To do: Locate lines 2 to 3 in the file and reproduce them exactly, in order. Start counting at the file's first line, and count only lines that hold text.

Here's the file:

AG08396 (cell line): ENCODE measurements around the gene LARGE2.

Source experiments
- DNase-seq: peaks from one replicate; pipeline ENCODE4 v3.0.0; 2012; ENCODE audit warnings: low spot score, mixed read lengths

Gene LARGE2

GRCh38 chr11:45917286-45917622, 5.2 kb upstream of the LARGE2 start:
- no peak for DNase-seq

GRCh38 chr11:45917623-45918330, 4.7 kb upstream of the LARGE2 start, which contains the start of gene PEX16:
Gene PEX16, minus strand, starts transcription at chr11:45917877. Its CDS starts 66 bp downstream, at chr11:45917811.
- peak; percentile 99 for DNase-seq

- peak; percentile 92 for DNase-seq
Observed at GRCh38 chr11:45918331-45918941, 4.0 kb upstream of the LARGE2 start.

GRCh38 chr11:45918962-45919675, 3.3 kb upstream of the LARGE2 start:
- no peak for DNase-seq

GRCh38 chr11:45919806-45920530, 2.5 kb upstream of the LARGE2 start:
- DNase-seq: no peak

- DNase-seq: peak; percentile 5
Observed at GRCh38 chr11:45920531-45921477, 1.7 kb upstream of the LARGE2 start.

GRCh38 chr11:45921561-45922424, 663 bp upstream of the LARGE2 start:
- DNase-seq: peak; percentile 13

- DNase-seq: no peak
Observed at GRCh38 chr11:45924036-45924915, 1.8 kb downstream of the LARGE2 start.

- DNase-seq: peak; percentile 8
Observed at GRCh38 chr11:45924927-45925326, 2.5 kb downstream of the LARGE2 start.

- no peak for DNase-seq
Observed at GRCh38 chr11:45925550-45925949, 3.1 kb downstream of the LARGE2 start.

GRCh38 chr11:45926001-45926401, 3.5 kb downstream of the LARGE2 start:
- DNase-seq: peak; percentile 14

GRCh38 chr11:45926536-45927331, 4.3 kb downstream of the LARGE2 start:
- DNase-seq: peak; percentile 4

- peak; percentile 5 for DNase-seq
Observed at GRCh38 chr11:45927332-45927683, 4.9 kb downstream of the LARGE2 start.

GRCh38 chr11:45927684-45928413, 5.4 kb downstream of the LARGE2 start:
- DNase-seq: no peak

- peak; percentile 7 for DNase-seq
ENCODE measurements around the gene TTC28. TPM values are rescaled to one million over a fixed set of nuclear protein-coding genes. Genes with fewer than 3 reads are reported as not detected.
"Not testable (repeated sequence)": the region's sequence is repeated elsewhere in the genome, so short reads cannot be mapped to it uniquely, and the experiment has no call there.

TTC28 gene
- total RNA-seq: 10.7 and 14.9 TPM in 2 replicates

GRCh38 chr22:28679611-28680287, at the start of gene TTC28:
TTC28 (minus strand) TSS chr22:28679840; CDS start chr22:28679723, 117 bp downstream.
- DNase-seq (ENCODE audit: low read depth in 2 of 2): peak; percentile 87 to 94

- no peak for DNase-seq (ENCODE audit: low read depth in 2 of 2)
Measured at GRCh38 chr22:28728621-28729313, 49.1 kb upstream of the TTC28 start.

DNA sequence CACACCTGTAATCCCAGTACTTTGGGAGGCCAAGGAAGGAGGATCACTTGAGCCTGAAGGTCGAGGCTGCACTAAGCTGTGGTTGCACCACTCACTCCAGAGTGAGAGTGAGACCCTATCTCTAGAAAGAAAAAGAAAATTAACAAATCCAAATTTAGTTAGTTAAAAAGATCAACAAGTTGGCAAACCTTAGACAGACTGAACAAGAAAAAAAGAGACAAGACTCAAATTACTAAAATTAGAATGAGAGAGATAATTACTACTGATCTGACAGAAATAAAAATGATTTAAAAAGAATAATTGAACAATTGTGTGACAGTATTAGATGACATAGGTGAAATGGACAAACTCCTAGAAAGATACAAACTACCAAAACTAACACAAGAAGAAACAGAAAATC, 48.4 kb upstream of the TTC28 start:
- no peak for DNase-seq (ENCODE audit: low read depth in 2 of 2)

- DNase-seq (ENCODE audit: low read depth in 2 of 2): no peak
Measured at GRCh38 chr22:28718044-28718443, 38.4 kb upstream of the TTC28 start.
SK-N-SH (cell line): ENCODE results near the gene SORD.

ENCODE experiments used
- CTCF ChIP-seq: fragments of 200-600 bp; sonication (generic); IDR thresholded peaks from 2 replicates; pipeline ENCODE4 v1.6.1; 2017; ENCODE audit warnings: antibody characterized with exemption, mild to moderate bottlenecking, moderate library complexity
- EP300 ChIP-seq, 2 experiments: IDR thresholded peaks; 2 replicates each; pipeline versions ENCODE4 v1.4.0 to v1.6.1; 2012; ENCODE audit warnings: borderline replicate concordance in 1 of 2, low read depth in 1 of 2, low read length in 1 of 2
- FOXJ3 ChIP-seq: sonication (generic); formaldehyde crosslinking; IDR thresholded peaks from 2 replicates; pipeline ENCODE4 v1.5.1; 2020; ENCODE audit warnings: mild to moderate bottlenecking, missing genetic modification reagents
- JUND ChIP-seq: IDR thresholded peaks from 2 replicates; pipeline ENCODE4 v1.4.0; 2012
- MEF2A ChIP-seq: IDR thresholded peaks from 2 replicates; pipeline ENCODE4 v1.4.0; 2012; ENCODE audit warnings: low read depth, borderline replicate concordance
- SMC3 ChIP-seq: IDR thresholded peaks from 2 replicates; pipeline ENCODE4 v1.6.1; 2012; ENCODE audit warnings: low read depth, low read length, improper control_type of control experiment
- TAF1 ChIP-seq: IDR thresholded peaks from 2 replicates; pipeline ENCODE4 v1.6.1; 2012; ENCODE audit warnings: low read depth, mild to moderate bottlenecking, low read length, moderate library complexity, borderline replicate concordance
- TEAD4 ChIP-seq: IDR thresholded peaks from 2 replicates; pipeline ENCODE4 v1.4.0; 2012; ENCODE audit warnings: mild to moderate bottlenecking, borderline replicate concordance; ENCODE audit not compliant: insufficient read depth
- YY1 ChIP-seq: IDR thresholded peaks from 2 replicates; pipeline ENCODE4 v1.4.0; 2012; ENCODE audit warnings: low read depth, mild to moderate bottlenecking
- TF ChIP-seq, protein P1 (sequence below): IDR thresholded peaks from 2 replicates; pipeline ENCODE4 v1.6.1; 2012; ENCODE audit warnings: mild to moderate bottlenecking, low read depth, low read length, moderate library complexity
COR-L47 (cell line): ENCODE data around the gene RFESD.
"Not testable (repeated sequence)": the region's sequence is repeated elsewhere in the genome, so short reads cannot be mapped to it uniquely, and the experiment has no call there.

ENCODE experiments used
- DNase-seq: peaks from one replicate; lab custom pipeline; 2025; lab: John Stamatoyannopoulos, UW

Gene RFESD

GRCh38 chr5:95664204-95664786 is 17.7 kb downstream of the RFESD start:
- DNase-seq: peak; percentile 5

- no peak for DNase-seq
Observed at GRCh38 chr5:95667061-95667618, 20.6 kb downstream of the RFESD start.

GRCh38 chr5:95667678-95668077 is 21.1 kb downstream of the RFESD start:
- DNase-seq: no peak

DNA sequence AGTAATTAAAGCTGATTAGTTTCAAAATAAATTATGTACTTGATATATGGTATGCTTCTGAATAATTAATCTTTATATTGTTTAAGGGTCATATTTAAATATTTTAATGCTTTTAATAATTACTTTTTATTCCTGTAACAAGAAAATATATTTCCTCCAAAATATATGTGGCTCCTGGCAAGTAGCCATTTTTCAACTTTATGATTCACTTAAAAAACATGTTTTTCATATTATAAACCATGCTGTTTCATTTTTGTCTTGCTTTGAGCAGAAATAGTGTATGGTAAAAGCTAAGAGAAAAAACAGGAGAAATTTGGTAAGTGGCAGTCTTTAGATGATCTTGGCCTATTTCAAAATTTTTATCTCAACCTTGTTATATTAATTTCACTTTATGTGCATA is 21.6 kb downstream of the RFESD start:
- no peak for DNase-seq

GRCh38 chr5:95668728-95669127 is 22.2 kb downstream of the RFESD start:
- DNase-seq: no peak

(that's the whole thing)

Source experiments
- DNase-seq: peaks from one replicate; pipeline ENCODE4 v3.0.0; 2012; ENCODE audit warnings: low spot score, mixed read lengths